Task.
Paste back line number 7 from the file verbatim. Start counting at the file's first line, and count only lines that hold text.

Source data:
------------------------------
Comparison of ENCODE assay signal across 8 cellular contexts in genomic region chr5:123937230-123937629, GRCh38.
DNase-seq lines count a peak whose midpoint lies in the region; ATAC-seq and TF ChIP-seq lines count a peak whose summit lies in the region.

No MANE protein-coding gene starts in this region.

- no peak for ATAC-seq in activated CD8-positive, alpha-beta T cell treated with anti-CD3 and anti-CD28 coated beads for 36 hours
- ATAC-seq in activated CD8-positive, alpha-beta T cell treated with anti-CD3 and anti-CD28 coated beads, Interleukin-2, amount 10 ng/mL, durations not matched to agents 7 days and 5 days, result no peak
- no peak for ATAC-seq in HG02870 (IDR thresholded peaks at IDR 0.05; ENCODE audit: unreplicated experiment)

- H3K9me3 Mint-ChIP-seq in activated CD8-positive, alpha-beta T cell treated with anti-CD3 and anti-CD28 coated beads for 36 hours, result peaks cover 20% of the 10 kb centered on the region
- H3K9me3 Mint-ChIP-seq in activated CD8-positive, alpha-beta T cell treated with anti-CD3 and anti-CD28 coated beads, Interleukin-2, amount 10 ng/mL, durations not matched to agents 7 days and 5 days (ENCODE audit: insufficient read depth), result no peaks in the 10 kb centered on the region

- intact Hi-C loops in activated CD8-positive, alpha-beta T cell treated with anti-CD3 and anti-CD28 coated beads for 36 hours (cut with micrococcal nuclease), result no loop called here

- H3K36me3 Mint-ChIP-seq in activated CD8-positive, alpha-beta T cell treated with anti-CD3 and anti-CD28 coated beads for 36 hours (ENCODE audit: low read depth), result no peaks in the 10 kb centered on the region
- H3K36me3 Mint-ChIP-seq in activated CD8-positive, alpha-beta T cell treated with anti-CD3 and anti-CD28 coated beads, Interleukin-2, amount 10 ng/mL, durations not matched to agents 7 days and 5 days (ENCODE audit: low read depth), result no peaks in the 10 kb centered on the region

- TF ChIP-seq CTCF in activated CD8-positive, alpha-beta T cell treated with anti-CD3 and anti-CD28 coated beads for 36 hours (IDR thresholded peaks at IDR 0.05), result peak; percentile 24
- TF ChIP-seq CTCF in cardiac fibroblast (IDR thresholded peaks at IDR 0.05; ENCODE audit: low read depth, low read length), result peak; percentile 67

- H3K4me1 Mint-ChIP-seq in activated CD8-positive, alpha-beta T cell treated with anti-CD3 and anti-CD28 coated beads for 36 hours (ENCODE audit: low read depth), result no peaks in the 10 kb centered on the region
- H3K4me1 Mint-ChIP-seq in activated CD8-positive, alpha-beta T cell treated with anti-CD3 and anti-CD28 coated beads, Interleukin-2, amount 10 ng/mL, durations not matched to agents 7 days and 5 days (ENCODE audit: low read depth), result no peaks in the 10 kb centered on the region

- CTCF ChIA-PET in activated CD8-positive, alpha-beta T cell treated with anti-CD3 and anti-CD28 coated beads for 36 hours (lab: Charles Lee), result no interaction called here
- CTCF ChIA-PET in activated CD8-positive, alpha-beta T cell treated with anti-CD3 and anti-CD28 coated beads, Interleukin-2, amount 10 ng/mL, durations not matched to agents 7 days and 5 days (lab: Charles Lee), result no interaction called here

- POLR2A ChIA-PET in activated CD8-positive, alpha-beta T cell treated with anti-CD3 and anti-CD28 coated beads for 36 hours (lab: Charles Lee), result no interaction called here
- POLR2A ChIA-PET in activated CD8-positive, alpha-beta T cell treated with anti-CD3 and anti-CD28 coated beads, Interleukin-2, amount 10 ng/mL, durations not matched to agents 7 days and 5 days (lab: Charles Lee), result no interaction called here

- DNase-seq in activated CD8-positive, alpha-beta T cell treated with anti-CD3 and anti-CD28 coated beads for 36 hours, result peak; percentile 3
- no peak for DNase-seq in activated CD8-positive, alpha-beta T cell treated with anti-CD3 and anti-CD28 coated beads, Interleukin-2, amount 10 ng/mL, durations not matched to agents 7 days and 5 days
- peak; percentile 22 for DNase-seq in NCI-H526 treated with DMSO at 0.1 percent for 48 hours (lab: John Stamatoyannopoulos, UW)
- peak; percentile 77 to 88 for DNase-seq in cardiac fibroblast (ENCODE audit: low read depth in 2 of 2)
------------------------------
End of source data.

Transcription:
- H3K9me3 Mint-ChIP-seq in activated CD8-positive, alpha-beta T cell treated with anti-CD3 and anti-CD28 coated beads for 36 hours, result peaks cover 20% of the 10 kb centered on the region